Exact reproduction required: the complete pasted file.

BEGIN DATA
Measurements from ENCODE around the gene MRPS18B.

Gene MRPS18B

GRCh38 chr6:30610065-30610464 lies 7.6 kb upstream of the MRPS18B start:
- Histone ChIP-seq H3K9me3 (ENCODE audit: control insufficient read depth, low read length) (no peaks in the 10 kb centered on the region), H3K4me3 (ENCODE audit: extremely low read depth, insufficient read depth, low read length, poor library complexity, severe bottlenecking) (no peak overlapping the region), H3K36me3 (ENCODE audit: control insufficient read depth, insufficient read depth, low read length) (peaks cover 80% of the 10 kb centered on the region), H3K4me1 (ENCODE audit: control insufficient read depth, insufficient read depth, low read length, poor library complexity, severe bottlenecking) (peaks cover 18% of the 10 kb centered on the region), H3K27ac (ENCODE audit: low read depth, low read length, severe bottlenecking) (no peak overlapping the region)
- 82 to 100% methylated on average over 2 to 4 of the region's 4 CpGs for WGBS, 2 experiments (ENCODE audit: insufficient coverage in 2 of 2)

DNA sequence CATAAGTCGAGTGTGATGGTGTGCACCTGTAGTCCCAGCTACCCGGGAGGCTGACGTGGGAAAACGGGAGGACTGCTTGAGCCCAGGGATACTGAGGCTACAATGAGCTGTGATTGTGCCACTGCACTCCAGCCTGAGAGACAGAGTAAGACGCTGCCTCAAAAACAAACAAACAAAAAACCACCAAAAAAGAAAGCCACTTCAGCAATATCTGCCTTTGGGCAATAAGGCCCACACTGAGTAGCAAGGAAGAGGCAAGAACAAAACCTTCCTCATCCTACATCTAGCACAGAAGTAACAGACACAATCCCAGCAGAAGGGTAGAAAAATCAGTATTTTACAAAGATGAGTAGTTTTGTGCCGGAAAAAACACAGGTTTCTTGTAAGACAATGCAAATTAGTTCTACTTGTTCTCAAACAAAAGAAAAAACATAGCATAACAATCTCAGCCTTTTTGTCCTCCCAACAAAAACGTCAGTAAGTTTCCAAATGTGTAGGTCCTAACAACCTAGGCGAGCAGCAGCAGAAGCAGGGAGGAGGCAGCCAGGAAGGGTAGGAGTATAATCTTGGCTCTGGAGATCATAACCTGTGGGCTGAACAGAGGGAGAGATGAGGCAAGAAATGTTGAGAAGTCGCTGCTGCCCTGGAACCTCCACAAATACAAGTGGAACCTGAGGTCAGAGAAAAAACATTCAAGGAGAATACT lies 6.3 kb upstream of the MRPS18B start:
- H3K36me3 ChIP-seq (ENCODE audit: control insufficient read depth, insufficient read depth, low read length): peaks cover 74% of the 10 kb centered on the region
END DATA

Measurements from ENCODE around the gene MRPS18B.

Gene MRPS18B

GRCh38 chr6:30610065-30610464 lies 7.6 kb upstream of the MRPS18B start:
- Histone ChIP-seq H3K9me3 (ENCODE audit: control insufficient read depth, low read length) (no peaks in the 10 kb centered on the region), H3K4me3 (ENCODE audit: extremely low read depth, insufficient read depth, low read length, poor library complexity, severe bottlenecking) (no peak overlapping the region), H3K36me3 (ENCODE audit: control insufficient read depth, insufficient read depth, low read length) (peaks cover 80% of the 10 kb centered on the region), H3K4me1 (ENCODE audit: control insufficient read depth, insufficient read depth, low read length, poor library complexity, severe bottlenecking) (peaks cover 18% of the 10 kb centered on the region), H3K27ac (ENCODE audit: low read depth, low read length, severe bottlenecking) (no peak overlapping the region)
- 82 to 100% methylated on average over 2 to 4 of the region's 4 CpGs for WGBS, 2 experiments (ENCODE audit: insufficient coverage in 2 of 2)

DNA sequence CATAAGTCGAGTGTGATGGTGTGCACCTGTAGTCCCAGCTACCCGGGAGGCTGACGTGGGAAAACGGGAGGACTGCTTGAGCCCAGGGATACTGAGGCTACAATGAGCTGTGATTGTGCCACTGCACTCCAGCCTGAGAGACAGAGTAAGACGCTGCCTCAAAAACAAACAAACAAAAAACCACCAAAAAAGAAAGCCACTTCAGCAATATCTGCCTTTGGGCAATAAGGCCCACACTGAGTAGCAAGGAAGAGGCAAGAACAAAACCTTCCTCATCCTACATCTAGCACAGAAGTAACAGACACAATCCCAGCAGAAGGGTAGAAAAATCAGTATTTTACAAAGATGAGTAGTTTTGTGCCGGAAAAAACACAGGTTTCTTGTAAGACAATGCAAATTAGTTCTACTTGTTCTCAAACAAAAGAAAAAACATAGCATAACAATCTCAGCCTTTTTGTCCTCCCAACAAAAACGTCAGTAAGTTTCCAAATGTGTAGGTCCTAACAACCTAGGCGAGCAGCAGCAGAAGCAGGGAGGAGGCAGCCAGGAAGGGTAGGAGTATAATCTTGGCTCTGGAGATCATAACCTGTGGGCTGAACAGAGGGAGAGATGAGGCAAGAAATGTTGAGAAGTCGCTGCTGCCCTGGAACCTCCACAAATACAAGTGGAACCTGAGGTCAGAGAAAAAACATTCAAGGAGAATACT lies 6.3 kb upstream of the MRPS18B start:
- H3K36me3 ChIP-seq (ENCODE audit: control insufficient read depth, insufficient read depth, low read length): peaks cover 74% of the 10 kb centered on the region